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An aquifer is like a sponge

About this lesson

Students are introduced to the concept of groundwater by experimenting with sponges and observing how they retain water like an aquifer.


Year level: 1, 2

Theme: Water supply


Learning objectives

Students can:
  • explain where groundwater is located
  • describe how a sponge holds water
  • discuss the results of their predictions and findings.

Curriculum links

Science

  • Pose and respond to questions, and make predictions about familiar objects and events ACSIS024ACSIS037
  • Use informal measurements to collect and record observations, using digital technologies as appropriate ACSIS026

English

  • Use interaction skills including turn-taking, recognising the contributions of others, speaking clearly and using appropriate volume and pace ACELY1788

Sustainability

Things you will need

  • Different sized sponges including a natural sponge
  • Ice-cream containers (equal to the number of sponges)
  • Polystyrene cups with holes in the bottom
  • Why does a sponge hold water? activity sheet
  • Different sized measuring cups

Lesson description

Discuss

  • What happens to water when it rains? 
  • Where does rain go?
  • What do you think happens to water that soaks into the ground?
  • Do you think we could collect this water and use it?
  • Show students the Groundwater animation video (3:43) to help them understand where water goes.
  • Explain to students that the class is going to do an experiment to find out more about how water is stored in the ground. The ground under our feet has similarities to a sponge.

Activity

  • Hand out dry sponges to the students. Ask – what does it feel like? (This is the ground before it rains).
  • Have students predict how much water their sponge will hold either using formal or informal measures.
  • Using the activity sheet in groups, predict which sponges will hold the most water.
  • Place each sponge into an ice cream container and use a cup with holes in the bottom to 'rain' water onto the sponges.
  • Get students to think about: Where did the water go? What happened when the sponge was 'full'? How could they tell?
  • Squeeze each of the sponges as tightly as possible to release all of the water into the ice-cream container.
  • Measure the volume of water collected by each sponge by pouring the water from the ice-cream container into a measuring beaker or use informal measuring (e.g. yoghurt pots).
  • Get students to record the volumes on the activity sheet. Were their predictions correct?
  • Now repeat the experiment with damp sponges and discuss: did they hold as much water as the first time when the sponge was dry? Why not?

Reflect & summarise

  • Where was the water in the sponges?
  • Did the largest sponge hold the most water? Did the natural sponge hold more water than a similar sized synthetic sponge?
  • What happens when the sponge gets too full of water? Can they explain how the sponge is like the ground? How is this related to what happens when we get too much rain?
  • Show the Australian floods video (1:02) (optional).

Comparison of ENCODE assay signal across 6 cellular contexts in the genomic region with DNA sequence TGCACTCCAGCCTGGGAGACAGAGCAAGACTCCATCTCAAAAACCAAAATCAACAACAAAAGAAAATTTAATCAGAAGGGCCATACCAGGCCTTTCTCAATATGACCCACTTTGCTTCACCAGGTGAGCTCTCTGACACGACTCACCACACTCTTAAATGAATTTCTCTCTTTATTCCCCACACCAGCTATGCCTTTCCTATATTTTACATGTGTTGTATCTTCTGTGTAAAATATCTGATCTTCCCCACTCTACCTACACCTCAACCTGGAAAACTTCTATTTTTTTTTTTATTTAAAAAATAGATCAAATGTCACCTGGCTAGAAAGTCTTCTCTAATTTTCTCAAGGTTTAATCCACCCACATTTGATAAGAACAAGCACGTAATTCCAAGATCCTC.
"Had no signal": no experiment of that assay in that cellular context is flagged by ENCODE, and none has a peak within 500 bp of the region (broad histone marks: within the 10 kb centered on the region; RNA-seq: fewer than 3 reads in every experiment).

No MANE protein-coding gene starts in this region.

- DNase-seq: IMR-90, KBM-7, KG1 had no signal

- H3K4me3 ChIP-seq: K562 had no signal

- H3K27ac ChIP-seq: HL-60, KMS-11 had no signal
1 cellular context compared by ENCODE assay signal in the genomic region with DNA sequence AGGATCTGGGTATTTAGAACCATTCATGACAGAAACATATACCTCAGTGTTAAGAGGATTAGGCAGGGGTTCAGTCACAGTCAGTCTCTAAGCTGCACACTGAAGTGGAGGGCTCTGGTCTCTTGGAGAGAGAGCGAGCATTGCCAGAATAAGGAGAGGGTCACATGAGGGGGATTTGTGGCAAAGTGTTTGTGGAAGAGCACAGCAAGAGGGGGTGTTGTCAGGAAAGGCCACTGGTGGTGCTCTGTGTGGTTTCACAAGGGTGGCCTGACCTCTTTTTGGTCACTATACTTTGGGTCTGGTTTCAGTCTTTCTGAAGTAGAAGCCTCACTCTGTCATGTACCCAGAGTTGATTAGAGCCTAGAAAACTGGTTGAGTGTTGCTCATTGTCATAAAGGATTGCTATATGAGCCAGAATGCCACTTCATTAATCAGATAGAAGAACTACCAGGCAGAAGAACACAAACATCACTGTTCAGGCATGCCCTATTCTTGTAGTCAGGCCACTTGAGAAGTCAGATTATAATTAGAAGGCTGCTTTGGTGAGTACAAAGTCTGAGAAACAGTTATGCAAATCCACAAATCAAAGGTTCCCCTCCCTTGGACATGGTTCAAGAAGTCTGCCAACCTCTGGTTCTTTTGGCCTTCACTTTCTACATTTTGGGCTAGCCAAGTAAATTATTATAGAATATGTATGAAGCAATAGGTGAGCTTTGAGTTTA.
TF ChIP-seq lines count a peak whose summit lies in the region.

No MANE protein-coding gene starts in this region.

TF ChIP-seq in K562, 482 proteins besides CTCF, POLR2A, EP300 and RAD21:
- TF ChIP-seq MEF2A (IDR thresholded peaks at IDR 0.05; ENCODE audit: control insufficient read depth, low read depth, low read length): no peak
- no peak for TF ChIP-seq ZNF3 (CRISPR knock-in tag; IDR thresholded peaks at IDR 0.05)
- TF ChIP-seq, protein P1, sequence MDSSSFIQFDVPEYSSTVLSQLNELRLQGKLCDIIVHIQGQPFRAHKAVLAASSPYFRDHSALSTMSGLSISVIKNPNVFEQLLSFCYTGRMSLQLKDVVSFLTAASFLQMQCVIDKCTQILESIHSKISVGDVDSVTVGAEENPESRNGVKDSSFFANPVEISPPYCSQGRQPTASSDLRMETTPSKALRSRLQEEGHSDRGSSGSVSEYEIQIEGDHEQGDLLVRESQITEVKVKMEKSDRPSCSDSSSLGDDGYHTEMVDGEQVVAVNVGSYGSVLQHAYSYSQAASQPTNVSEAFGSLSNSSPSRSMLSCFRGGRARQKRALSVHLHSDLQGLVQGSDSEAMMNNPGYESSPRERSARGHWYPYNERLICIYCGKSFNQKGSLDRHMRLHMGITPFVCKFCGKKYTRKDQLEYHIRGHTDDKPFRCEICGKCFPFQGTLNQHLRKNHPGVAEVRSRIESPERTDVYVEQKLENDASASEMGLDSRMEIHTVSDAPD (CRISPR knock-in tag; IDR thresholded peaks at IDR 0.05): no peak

Extension activities

Book your class into a Water supply incursion.

Teacher background information

What is groundwater?

Groundwater is water that occupies the spaces between particles of soil (sand, silt and clay) or rock beneath the earth’s surface. The source of groundwater is rain, which infiltrates the soil. Groundwater moves quickly through sandy soils where it reaches the water table. As a result, large volumes of groundwater can often be pumped from wells (bores) sunk in sandy soils. Limestone is more porous than granite and holds more groundwater. Groundwater is found in unconfined (shallow) aquifers and confined (artesian) aquifers. Unconfined groundwater occurs near the land surface and receives direct rainfall recharge. Confined groundwater occurs beneath a layer of impervious material and may be under pressure.

The water table

The top surface of unconfined (shallow aquifer) groundwater is called the water table. The water table is usually below the ground surface. However, when the water table is high enough, groundwater comes to the surface naturally in springs, lakes and ponds (wetlands). The level of the water table may fluctuate, rising in winter after rainfall has recharged the aquifer, and falling during periods of low rainfall, when the volume of groundwater pumped increases or is drawn upon by vegetation.

Perth’s groundwater supply

Perth’s groundwater comes from artesian bores and two major groundwater mounds: the Gnangara Mound in the North and the Jandakot Mound in the South. This water is treated by Water Corporation at the following treatment plants prior to distribution to consumers: Wanneroo, Mirrabooka, Gwelup, Jandakot and Lexia. In addition to public water supply, privately owned bores in the Perth urban area draw another large groundwater supply. Groundwater pumped from these bores is used for irrigating domestic gardens, market gardens and public open space.

Resources

Did you know?

Groundwater is obtained from large natural underground storages called aquifers.

Key vocabulary

  • Aquifer: an underground layer of rock or sand that can absorb and hold water
  • Bore: a hole or passage in the earth made by a drill
  • Catchment: the surface area from which runoff flows, sometimes via drainage systems, to a river, dam or wetland
  • Groundwater: water that is held underground in the soil or rock
  • Porous: filled with holes that can absorb water
  • Saturated: holding as much liquid as can be absorbed
  • Surface water: water that is collecting either on the ground, in a stream, river, lake ,wetland, dam or ocean
  • Water table: the boundary between water-saturated ground and unsaturated ground